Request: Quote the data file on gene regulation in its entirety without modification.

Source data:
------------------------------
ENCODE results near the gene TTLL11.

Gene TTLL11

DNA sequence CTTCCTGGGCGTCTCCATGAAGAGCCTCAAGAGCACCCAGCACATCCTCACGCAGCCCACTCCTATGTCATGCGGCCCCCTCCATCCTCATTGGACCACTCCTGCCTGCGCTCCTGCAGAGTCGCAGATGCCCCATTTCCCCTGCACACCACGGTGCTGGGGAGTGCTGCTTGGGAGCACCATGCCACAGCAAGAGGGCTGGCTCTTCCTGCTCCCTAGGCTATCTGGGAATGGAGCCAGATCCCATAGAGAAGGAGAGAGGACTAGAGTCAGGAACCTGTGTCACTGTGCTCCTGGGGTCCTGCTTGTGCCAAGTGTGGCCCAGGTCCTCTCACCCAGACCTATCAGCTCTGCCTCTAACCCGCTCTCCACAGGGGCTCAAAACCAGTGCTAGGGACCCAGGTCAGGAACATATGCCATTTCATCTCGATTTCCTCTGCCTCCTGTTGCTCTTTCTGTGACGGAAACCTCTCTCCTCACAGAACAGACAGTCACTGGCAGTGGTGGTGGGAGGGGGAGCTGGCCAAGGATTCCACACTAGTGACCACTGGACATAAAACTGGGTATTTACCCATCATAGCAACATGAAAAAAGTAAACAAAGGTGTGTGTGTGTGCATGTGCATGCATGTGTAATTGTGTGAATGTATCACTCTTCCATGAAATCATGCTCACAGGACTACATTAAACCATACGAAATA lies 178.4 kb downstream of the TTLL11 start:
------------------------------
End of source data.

ENCODE results near the gene TTLL11.

Gene TTLL11

DNA sequence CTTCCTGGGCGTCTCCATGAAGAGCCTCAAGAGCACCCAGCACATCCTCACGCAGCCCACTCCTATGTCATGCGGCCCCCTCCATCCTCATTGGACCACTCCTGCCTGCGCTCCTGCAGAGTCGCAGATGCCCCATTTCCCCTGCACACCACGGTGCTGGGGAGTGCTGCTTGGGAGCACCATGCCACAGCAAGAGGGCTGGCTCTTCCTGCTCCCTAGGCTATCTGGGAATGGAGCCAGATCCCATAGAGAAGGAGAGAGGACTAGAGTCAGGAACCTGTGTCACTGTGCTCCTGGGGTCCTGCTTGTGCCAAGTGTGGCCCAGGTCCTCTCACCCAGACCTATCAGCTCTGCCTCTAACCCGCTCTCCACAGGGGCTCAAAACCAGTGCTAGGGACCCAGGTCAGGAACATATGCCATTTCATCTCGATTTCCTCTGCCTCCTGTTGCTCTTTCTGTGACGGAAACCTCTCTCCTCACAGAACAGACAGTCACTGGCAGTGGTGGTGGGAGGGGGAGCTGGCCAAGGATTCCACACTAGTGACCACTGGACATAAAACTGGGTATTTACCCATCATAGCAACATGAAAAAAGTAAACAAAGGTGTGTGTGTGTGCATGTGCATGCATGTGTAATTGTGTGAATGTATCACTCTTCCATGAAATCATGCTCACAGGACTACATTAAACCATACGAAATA lies 178.4 kb downstream of the TTLL11 start: